As an independent bookstore that relied heavily on foot traffic from tourists and business travelers to downtown Greenville, we had to pivot quickly when the pandemic took hold last March. Tourism came to a halt, and many of our local customers weren’t comfortable shopping in physical stores.


We knew we had to get creative to adapt how we engage and serve our customers—and ultimately prevent our revenue from dropping off completely.


“We knew we had to get creative to adapt how we engage and serve our customers.”


Offering curbside pickup and delivery

A state-mandated shutdown of “nonessential” businesses forced us to temporarily close our physical store soon after the pandemic began, and even after that closure ended, shoppers were far less willing to come inside our store. So our first step was introducing new ways for customers to shop and receive our products.


We uploaded photos of our bookshelves to our website, so that customers could easily peruse our offerings from the comfort and safety of home and then call in their orders. To accommodate this increased call volume and avoid missed calls, we added phone lines to our Spectrum Business service. We also put more book recommendations on our website to engage prospective customers and pique their interest in new offerings. One silver lining for us was that many people were staying home and reading more.


We gave local customers who didn’t want to come into our store three basic options: They could pick up their orders from a table we set up outside the store, pick up with our curbside service, or we could deliver it to their home if they lived within 10 miles of our store. Our delivery driver uses smartphone mapping technology to plan the most efficient route and then sends text messages to let customers know their order is waiting on their doorstep.


Over the 2020 holiday season, curbside pickup and delivery were especially popular, and there were days when our driver made more than 25 deliveries.


Building our ecommerce presence

Like many independent bookstores, we didn’t have a robust ecommerce operation before the pandemic—and Amazon and other major retailers became an even larger threat because they can ship books to customers’ homes so quickly. We knew we had to expand our online offerings.


Thankfully, earlier in 2020, we had signed up for a new platform for independent booksellers called How it works: People who shop for books on the site can designate our store to receive a 25% commission on all their sales. Bookshop also divides 10% of its profits among independent bookstores every six months.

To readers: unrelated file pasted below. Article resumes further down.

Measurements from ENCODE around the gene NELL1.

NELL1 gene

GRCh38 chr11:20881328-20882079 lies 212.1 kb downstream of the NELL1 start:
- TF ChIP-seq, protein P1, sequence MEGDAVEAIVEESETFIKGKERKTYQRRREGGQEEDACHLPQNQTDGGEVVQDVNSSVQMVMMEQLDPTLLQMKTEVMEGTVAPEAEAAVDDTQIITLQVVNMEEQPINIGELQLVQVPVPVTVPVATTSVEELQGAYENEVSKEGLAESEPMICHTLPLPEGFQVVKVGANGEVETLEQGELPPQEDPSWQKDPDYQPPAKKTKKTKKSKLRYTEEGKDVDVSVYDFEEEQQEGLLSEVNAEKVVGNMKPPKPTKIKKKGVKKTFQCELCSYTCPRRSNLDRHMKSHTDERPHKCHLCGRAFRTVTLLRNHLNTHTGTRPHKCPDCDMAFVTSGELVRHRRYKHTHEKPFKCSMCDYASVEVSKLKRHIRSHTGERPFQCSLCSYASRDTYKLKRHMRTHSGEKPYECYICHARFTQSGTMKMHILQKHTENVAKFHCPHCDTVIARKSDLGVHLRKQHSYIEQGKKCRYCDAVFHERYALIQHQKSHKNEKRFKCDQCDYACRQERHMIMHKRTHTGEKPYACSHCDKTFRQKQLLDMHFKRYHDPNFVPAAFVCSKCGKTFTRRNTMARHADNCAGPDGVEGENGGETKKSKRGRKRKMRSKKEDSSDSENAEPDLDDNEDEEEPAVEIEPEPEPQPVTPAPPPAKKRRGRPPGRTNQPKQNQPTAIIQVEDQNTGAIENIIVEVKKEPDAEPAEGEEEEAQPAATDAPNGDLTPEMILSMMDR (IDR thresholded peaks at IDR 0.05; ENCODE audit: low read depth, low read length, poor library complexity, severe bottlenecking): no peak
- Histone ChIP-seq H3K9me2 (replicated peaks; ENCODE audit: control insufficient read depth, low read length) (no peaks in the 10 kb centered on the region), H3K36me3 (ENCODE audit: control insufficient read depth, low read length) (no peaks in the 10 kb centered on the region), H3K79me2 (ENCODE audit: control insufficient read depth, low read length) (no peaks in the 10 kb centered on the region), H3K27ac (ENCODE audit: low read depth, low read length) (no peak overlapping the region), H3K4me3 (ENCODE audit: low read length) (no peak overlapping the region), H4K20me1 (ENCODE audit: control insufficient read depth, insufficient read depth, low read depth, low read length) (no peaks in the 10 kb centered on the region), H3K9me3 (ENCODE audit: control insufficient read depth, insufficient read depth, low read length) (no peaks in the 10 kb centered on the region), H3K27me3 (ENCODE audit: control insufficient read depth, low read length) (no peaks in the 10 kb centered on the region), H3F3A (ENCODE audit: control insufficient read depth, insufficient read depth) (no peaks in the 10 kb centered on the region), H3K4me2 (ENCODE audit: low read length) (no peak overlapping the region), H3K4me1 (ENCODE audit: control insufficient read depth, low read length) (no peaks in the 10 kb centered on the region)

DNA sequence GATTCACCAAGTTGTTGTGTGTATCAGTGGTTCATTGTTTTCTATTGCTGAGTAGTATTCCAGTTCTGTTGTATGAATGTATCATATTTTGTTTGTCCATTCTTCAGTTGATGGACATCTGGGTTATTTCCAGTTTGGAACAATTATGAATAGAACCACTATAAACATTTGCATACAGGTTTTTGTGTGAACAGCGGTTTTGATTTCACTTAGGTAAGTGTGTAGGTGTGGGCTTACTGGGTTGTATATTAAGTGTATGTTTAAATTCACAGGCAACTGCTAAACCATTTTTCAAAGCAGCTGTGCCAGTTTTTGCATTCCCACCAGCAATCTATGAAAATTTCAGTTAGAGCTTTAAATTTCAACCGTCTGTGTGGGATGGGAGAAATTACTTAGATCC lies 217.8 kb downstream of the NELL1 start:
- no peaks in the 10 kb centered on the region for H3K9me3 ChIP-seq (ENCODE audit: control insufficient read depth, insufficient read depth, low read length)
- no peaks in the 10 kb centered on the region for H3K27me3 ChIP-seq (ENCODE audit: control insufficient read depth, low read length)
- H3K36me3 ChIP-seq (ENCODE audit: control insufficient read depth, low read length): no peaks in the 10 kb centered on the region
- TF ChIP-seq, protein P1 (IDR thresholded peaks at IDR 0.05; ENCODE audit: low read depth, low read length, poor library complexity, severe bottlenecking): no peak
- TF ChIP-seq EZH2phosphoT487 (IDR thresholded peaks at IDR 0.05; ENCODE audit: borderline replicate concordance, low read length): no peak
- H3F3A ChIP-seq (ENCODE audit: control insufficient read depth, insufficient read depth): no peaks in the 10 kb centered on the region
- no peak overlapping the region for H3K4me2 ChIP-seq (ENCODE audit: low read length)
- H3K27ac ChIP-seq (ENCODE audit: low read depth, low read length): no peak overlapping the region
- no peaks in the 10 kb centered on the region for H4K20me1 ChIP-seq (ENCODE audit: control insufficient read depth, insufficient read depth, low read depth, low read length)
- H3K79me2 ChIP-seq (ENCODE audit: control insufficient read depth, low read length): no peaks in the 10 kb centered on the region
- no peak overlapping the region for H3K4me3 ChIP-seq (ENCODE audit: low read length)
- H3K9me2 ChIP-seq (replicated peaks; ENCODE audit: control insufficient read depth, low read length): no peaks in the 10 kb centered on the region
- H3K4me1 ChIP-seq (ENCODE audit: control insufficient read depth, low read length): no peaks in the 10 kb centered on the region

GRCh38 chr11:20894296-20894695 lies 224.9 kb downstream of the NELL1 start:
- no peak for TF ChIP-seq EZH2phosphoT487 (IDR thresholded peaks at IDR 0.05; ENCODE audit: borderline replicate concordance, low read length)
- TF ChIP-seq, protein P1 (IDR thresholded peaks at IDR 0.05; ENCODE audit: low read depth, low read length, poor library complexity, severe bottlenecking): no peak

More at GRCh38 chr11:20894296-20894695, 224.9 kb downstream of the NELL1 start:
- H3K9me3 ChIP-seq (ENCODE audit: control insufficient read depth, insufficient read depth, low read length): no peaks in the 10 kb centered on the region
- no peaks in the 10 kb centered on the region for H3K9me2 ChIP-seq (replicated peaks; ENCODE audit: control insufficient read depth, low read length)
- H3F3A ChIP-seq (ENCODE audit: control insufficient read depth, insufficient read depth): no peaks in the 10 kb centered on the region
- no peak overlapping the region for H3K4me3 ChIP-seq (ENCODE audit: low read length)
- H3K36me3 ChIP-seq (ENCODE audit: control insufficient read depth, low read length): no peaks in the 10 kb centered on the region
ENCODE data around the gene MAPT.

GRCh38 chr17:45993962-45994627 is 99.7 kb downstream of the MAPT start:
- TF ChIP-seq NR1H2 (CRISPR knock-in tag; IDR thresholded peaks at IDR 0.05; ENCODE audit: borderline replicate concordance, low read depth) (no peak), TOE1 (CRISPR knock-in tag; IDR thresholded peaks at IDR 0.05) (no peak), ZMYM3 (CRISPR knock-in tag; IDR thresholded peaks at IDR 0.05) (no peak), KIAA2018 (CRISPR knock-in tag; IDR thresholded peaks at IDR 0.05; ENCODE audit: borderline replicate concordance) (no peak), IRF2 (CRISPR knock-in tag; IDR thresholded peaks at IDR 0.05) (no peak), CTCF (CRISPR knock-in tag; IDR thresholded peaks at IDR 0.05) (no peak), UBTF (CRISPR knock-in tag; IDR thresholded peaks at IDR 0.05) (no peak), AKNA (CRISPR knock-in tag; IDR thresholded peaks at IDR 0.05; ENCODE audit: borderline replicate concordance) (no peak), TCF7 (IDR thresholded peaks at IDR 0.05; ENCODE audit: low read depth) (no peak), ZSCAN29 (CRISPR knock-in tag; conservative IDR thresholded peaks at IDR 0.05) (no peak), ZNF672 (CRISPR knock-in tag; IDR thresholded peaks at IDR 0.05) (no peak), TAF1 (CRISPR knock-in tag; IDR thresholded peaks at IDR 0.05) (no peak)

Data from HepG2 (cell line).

This was a major relief to us during the pandemic. Since we had limited ecommerce on our website, we could direct our customers to Bookshop to buy pretty much any book they wanted. We would then receive the commission, as well as the 10% profit-sharing checks.


Bookshop comprises less than 10% of all of our sales, but in this environment, every little bit helps.


We have also bolstered the ecommerce offerings on our website and put together some gift sets with books and tea and other complementary products. We have added more online products using the WordPress website builder tool Elementor.


We added chat to our website using a tool called Tidio, which our customers use to ask us for book recommendations or any general questions they have.


Expanding beyond books

We’ve started to roll out new product lines we can offer customers to diversify even further. We recently launched a line of bookmarks, and have begun selling vintage furniture.


As we look ahead to the rest of 2021, we’re hopeful that we will see a safe return of tourism and in-person events—as those are so integral to our business. Yet, the pandemic has forced us to think more innovatively and proactively about our business and take steps that will ultimately make us stronger, even when the world returns to “normal.”

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